Arthritis & Rheumatism, Volume 60,
October 2009 Abstract Supplement
The 2009 ACR/ARHP Annual Scientific Meeting
Philadelphia October 16-21, 2009.
Prolonged but Variable Effects of B Cell Depletion Therapy in Murine Lupus Nephritis
Bekar1, Kai, Owen1, Teresa, Dunn2, Robert, Ichikawa1, Travis, Hossler1, Jennifer Barnard, Nevarez1, Sarah, Brady1, Sean
The pathogenic significance of B cells in systemic lupus (SLE) has been highlighted by the abrogation of disease in B cell deficient mice. However, the benefit of B cell depletion therapy (BCDT) in human SLE has recently been questioned by lack of clinical efficacy observed in the Explorer and Lunar studies. Development of a murine lupus model of BCD would be helpful to better understand the mechanisms and effects on disease outcomes.
Young NZB/NZWF1 female (812 weeks), early disease (18 weeks), and established nephritis (2430 weeks with durable proteinuria > 2+ or 100 mg/dl) animals were dosed with anti-CD20 antibody (IgG2a), BR3-Fc, or control antibody (10 mg/kg) i.v. Additionally, normal BALB/c were dosed with anti-CD20, CpG1826, and/or anti-CD40. Peripheral blood (PB), lymph node (LN), bone marrow (BM), spleen and peritoneal cells were harvested and analyzed by flow cytometry. Nephritis was monitored by proteinuria (Uristix) and kidney IHC. Serum IgG anti-dsDNA levels were measured by ELISA.
A single injection of anti-CD20 in normal mice caused rapid depletion of B cell subsets although with a gradation of sensitivity (%depletion): PB>spleen>LN>peritoneum>BM. Germinal center (GC) B cells in immunized mice were relatively resistant to depletion, an effect potentiated by anti-CD40 and a B cell stimulatory TLR9 CpG agonist. B cell reconstitution began ~6 weeks after initial treatment. Administration of a CpG agonist resulted in significantly earlier B cell reconstitution. In young NZB/NZWF1 mice BCD was incomplete with early reconstitution at 3 weeks. A sequential weekly dosing × 4 was subsequently utilized and improved depletion of more resistant subsets, including splenic marginal zone (30% depletion at 1 week to 97% depletion at 4 weeks). Treatment of older mice with established nephritis (2+) resulted in a significant decrease in the %B220+ cells compared to control antibody treated animals (12.19±3.69 vs. 44.40±3.69, p<0.001). However, there was significant variability among animals ranging from 7% to 91% depletion in the spleen, with relative resistance of the MZ and GC B cells. Depletion was improved by combination with BAFF blockade (BR3-Fc). BCDT prevented the progression of nephritis, with a significant difference in protein free survival that was maintained 20 weeks beyond completion of treatment (p<0.01). Serum anti-dsDNA antibodies were not different between the two groups, but activated and memory T cells were decreased with BCD (p<0.05). In a prevention study, treatment of 18 wk mice with 4 wks of anti-CD20 significantly delayed the onset of disease by over 20 wks (p=0.0007), a prolonged benefit that extended well after B cell reconstitution.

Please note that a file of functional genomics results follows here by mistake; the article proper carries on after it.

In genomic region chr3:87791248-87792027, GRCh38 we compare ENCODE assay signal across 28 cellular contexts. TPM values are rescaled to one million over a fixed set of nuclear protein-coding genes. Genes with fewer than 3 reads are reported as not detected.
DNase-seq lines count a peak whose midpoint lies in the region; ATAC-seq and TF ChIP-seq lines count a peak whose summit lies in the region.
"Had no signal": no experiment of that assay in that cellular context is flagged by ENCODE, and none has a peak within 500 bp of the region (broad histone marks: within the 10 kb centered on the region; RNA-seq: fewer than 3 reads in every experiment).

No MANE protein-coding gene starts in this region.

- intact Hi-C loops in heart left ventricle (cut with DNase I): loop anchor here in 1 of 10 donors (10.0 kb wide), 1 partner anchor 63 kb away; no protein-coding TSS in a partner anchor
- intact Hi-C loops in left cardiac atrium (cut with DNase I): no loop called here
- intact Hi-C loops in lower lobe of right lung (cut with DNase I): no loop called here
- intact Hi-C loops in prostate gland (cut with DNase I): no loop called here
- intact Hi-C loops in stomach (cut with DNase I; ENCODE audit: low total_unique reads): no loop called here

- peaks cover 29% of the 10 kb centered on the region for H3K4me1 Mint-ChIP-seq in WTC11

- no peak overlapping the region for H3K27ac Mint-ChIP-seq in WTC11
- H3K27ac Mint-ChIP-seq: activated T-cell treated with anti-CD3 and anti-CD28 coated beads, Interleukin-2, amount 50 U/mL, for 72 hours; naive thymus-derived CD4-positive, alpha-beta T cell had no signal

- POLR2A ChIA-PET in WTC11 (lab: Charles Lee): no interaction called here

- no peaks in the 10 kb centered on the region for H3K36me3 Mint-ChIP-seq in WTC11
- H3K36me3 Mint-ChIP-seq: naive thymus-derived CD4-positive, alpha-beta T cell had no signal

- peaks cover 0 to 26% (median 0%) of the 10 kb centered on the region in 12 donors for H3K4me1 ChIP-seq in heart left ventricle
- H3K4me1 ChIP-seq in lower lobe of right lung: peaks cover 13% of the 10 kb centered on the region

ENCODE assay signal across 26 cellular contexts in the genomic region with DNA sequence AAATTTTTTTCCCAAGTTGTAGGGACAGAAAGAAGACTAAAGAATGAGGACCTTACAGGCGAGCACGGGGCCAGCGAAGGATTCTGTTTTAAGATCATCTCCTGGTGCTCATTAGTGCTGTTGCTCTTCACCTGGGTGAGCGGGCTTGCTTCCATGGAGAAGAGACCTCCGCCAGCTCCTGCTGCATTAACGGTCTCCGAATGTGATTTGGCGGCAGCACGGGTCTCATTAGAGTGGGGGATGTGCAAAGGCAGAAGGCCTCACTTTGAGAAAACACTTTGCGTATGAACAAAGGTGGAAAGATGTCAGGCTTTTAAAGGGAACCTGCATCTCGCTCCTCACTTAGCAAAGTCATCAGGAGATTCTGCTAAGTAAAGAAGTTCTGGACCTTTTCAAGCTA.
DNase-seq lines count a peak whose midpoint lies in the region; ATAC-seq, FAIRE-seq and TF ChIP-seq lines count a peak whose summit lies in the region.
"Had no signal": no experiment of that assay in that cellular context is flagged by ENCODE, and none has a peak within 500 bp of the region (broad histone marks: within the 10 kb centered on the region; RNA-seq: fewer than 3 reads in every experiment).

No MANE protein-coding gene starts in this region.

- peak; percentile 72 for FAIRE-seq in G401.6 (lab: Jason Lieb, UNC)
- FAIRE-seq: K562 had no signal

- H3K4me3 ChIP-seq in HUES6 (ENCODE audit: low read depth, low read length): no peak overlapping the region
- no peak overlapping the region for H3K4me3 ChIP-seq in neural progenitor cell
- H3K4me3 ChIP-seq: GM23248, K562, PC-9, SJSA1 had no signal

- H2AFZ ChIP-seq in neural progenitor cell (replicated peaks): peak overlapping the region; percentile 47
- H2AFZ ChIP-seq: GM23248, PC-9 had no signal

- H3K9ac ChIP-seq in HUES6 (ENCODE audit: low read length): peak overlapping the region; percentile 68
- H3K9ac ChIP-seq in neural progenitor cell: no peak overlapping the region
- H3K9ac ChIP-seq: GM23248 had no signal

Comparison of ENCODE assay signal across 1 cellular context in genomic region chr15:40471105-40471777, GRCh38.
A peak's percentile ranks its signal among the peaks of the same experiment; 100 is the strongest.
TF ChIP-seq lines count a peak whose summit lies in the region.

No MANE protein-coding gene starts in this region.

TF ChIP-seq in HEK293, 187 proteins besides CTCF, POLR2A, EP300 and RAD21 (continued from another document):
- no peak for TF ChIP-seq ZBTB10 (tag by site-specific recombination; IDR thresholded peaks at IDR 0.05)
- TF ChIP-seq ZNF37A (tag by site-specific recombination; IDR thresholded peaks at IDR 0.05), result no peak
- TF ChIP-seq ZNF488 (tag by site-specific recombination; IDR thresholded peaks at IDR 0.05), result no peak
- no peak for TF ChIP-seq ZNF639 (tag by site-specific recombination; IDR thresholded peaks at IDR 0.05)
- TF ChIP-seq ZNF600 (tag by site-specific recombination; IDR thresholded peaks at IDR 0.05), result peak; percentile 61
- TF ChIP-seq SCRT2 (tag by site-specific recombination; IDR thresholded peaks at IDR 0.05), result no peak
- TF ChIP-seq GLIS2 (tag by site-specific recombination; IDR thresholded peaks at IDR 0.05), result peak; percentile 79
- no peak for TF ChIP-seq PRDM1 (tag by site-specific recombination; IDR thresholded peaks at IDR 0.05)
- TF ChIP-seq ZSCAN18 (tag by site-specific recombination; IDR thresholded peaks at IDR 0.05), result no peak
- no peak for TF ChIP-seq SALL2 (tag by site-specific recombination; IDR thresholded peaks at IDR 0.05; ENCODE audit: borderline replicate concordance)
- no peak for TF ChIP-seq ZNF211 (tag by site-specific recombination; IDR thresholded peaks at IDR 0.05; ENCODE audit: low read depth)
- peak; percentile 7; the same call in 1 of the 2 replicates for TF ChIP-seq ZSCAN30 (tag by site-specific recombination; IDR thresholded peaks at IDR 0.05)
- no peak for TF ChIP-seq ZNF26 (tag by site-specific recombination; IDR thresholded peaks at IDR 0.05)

The lasting benefit of a short course of BCDT in NZB/NZWF1 mice supports a critical role of B cells in this disease model. Resistance of B cell populations to depletion may explain some heterogeneity in clinical response but could be overcome by combination therapeutic approaches. Supported by a Lupus Research Institute grant
To cite this abstract, please use the following information:
Bekar, Kai, Owen, Teresa, Dunn, Robert, Ichikawa, Travis, Hossler, Jennifer Barnard, Nevarez, Sarah, et al; Prolonged but Variable Effects of B Cell Depletion Therapy in Murine Lupus Nephritis [abstract]. Arthritis Rheum 2009;60 Suppl 10 :677